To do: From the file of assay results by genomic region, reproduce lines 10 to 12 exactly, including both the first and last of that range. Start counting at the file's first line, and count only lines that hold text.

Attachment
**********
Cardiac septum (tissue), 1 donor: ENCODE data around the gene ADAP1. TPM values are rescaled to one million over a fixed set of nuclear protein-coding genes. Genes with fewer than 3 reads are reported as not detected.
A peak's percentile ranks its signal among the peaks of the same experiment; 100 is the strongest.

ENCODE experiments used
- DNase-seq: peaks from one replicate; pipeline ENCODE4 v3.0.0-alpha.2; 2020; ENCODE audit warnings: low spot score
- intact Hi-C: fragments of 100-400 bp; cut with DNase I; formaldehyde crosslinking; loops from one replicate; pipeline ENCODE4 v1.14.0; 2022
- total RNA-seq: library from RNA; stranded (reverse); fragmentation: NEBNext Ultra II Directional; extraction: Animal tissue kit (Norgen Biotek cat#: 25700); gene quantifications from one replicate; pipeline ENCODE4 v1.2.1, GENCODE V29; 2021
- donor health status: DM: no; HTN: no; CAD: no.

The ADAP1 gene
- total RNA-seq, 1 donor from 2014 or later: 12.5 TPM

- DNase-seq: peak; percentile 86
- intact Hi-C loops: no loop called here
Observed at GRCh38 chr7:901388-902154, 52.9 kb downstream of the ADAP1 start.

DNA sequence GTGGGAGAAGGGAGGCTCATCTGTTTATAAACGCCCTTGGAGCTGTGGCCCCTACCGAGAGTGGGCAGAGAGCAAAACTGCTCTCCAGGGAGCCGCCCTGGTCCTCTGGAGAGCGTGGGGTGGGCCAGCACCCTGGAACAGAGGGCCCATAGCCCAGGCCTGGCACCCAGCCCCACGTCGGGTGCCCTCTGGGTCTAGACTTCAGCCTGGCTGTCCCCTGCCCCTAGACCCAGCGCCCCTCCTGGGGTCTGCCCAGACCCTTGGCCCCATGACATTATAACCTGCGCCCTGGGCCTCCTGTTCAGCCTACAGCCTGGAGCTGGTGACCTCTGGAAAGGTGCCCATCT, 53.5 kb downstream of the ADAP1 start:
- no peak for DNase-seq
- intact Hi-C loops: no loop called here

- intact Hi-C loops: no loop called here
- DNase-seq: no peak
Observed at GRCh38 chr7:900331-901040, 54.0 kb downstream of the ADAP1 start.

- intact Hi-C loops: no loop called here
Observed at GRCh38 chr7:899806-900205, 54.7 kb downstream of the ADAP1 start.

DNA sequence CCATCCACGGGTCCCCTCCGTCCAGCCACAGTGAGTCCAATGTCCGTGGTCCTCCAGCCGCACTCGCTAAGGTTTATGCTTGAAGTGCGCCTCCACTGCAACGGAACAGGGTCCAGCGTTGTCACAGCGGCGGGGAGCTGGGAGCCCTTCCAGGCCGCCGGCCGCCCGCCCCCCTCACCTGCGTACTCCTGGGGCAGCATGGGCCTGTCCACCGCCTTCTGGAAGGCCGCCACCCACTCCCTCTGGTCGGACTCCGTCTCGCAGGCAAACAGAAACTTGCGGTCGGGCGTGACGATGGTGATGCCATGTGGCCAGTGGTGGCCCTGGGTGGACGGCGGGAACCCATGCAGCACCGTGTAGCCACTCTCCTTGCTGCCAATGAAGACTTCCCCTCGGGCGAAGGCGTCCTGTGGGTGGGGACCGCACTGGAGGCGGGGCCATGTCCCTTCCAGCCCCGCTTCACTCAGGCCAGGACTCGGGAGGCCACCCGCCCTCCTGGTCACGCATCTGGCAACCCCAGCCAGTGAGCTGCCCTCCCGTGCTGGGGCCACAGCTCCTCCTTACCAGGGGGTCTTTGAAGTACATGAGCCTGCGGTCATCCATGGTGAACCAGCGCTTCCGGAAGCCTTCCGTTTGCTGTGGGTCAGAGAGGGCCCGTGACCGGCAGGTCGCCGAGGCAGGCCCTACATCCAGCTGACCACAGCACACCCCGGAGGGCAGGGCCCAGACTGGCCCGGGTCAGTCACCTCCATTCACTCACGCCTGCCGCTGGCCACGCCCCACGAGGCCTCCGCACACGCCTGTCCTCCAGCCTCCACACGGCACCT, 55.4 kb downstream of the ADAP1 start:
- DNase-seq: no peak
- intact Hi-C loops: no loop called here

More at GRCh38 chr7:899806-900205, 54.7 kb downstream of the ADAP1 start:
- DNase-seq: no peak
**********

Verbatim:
- DNase-seq: peak; percentile 86
- intact Hi-C loops: no loop called here
Observed at GRCh38 chr7:901388-902154, 52.9 kb downstream of the ADAP1 start.